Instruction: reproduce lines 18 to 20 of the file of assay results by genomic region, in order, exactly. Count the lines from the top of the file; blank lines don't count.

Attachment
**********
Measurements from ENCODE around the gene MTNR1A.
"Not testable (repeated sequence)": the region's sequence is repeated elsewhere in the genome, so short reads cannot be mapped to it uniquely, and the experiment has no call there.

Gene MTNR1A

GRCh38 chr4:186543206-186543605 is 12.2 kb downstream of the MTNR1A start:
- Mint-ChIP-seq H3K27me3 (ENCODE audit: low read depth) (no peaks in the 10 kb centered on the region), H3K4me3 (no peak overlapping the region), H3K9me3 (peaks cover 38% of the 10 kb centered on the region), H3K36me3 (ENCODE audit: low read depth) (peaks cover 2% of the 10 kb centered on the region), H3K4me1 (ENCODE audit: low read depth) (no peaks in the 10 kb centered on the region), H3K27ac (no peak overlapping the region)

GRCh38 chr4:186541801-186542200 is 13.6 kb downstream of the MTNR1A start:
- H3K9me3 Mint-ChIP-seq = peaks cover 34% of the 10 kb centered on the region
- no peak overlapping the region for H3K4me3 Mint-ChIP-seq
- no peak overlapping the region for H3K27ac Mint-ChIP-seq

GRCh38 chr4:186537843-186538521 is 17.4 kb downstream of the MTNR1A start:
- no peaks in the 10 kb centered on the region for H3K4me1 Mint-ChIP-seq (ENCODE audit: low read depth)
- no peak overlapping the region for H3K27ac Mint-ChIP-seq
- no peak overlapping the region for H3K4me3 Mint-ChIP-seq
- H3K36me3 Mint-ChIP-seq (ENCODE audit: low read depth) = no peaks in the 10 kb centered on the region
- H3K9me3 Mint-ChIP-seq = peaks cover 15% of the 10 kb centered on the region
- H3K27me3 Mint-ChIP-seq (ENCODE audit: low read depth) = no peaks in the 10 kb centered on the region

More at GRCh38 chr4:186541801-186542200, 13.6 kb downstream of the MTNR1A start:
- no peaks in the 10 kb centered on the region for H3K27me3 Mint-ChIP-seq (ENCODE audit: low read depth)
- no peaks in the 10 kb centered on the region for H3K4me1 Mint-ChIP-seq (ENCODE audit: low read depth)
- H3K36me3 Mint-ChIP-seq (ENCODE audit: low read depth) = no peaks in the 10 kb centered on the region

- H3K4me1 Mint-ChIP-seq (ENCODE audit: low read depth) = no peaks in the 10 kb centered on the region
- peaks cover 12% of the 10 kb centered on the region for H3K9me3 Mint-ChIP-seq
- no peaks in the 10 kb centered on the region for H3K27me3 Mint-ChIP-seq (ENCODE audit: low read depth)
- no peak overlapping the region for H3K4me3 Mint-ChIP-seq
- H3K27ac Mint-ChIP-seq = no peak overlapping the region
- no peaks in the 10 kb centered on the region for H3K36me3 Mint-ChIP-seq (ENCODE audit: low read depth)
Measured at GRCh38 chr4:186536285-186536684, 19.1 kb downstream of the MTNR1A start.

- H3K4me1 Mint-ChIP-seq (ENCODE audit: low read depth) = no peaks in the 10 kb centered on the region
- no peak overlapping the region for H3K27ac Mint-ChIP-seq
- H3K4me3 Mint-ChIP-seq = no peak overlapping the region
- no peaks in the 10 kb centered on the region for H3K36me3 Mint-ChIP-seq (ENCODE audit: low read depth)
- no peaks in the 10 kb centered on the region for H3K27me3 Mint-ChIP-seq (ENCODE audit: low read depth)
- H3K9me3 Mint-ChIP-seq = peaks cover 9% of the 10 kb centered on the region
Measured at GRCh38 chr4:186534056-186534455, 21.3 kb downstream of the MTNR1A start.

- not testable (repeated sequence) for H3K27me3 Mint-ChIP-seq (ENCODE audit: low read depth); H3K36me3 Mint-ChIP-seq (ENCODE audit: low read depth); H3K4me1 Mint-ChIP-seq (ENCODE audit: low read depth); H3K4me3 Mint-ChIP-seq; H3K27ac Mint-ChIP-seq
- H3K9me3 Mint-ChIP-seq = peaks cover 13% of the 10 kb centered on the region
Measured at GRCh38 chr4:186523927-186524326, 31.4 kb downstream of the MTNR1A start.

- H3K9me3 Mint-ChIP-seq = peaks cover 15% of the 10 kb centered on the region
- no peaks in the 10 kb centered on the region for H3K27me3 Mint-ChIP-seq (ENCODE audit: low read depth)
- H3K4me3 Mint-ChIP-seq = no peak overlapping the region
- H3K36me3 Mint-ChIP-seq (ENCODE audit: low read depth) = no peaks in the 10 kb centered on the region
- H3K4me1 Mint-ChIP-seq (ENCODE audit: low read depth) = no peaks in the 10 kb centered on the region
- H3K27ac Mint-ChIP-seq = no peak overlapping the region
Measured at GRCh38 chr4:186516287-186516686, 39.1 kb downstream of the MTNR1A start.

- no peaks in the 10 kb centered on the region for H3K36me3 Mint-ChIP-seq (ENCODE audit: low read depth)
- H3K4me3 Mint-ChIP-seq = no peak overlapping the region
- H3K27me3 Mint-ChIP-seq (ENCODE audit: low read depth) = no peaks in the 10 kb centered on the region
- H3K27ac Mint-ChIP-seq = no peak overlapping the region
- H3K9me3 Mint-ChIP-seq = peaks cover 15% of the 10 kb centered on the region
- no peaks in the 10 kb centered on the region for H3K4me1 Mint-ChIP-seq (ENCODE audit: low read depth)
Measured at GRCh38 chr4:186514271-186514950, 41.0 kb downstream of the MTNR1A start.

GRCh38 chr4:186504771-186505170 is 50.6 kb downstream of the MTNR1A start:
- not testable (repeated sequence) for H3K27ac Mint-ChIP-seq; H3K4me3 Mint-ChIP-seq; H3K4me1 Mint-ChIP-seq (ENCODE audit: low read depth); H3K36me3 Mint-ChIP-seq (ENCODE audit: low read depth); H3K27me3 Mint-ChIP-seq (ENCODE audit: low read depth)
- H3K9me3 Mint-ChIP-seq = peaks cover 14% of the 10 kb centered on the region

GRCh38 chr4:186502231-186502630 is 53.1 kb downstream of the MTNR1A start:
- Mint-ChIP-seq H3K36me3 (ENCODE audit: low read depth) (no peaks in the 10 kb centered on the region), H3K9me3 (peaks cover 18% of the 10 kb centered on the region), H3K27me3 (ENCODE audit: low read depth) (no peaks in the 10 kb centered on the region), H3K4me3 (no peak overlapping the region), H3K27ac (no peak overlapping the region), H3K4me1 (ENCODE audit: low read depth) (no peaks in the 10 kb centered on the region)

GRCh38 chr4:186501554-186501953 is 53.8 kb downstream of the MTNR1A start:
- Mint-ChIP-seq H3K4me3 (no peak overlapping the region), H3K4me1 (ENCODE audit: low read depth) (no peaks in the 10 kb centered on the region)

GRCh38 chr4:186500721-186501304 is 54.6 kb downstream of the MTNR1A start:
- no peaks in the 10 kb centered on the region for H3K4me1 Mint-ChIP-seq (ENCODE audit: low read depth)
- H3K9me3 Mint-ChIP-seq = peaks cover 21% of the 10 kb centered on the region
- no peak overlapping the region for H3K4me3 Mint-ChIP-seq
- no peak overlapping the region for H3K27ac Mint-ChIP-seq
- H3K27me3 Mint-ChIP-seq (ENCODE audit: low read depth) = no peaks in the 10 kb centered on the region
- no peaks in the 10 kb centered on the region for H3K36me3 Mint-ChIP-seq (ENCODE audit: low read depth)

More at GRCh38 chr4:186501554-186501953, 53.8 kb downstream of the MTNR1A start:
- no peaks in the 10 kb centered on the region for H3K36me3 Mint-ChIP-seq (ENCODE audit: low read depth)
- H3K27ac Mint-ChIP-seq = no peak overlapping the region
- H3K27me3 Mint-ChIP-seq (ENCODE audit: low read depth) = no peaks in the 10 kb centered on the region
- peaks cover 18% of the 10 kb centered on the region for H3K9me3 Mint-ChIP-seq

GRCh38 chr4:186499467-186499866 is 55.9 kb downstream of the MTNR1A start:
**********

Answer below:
- no peaks in the 10 kb centered on the region for H3K27me3 Mint-ChIP-seq (ENCODE audit: low read depth)
- no peaks in the 10 kb centered on the region for H3K4me1 Mint-ChIP-seq (ENCODE audit: low read depth)
- H3K36me3 Mint-ChIP-seq (ENCODE audit: low read depth) = no peaks in the 10 kb centered on the region